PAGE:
Surfing in Ireland
Information about Ireland
Surf Ireland - Quick Facts
LOCATION: Europe (it's the little island to the left of England!)
Ireland is divided into two parts, the Republic of Ireland and Northern Island. Northern Island is one fith of the size of the Republic of Ireland. Northern Island is part of the United Kingdom. The largest city is Dublin.
Ireland's total area is 70,273 square kilometers, and has nearly 1500 kilometers of coastline. The gulf stream results in cool summers and mild winters. There's always plenty of cloud though!
Ireland was one of a number of european countries that signed up to the Euro, and started using it on the 1st January 2002. The country experienced a great boom period between 1997 to 2007, the Celtic Tiger. Things have since gone down hill, and recently Dublin had to accept a bailout from the EU. It's an expensive place to visit.
The Irish coastline is one of the most prolific and beautiful surfing backdrops in the northern hemisphere, if not the world.
Ireland Surfing Info and Details
Ireland Surf Spot Map
Please post your Irish surf spots (Northern Ireland and Eire) to our Irish surf map. No secret spots please, but any other helpful information is appreciated.
For the past few years the world's amateur surfers and best professionals alike have flocked to surf the secret emerald coastline and enjoy the hospitality of the Irish. Ireland is blessed with a huge variety of quality surf spots and some really uncrowded areas, meaning that you will get plenty of waves to yourself if you're planning a surf trip here.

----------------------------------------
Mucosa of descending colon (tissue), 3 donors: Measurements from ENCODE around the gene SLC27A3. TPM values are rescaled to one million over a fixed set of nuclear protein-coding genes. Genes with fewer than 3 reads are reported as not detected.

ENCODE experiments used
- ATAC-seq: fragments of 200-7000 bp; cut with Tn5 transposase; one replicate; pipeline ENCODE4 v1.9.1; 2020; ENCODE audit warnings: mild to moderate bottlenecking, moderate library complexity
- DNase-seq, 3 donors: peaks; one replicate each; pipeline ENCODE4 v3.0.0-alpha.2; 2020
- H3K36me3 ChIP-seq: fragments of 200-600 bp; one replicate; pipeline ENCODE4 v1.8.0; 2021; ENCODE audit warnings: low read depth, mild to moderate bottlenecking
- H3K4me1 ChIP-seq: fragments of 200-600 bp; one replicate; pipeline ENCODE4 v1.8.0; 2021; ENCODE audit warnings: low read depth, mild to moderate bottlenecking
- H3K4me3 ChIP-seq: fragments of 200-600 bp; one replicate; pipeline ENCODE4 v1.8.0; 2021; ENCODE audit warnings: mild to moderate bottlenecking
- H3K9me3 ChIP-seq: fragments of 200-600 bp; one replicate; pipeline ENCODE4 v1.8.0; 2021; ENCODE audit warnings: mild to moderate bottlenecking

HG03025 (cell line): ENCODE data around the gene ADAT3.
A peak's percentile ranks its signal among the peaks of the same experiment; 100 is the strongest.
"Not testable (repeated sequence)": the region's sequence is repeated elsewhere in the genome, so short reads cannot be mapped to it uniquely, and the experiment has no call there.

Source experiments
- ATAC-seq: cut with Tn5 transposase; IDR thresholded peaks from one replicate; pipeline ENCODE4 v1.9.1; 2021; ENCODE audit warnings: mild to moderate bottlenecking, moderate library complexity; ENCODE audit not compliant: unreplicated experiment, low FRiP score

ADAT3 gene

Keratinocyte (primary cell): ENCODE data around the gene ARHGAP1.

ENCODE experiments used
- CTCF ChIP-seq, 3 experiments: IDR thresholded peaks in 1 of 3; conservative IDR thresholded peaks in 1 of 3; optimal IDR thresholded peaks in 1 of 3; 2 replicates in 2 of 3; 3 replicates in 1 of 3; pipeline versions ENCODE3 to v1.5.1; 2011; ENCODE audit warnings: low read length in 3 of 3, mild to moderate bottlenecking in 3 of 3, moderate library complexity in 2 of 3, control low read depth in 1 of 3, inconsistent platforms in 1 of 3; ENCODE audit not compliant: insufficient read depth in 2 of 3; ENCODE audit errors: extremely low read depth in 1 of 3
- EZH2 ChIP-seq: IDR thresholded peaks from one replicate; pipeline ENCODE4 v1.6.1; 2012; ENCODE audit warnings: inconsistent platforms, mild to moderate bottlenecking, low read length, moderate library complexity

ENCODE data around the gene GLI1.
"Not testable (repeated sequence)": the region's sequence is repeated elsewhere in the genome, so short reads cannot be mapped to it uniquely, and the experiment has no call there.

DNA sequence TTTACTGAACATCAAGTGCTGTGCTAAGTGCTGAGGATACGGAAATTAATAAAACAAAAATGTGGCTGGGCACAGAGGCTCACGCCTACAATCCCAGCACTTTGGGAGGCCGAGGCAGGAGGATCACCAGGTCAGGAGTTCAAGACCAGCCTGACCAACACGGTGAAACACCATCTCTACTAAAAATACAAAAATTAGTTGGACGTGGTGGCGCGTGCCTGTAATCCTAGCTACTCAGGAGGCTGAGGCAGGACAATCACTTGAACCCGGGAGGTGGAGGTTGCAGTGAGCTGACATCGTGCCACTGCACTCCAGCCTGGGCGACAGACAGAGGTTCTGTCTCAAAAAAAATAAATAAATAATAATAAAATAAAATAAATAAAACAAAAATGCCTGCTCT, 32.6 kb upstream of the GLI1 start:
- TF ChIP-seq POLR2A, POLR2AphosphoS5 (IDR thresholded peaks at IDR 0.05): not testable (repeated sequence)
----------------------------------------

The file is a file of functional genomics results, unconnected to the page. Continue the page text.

The best time to surf Ireland is during the period from September to May each year when the Atlantic Ocean provides plenty of powerful cold water swells. The only real drawback to the Ireland surfing experience is the cold water, but if you are prepared to overlook this little problem you are in for a treat.
Get yourself a decent wetsuit, some booties, wetsuit gloves and a wetsuit hood before you go. You might even want to consider a thermal rash guard. Surfing here can be pretty hardcore, with some serious cold water waves.
If you are considering a trip to Ireland then start out by heading to Donegal Bay - it is like a swell magnet and there are spots dotted all over. There really is a wave for everyone, with a huge variety of uncrowded reef and beach breaks with predominant offshores. It's a great place for learning to surf.
If you are into big wave surfing, there are big wave spots that will hold 20ft+. Make sure you prepare yourself for some big hold-downs. Ireland has recently received some international attention for some huge sessions held at two of it's big waves spots, Aileens and Prowlers. Checkout Justine Dupont at Aileens in October 2012
Surf fitness training essential!
Don't forget to sample the Guiness and the legendary hospitality of the locals, and don't leave without surfing Lahinch, Easkey and Portrush. And don't forget to tell us about it!
Surfing Ireland - The Good
Regular Offshore Conditions
Surfing Ireland - The Bad and the Ugly
Leprechauns Stealing Your Boards When You Are Not Looking
Ireland Surfing Conditions
Ireland Swell Size and Ireland Water Temperature
What are you waiting for, get packing your surf luggage today! (We've even got the latest Roxy Luggage, so check it out)
Nathan Phillips Surfing Portrush. Photo: UKPST/Lucia Griggi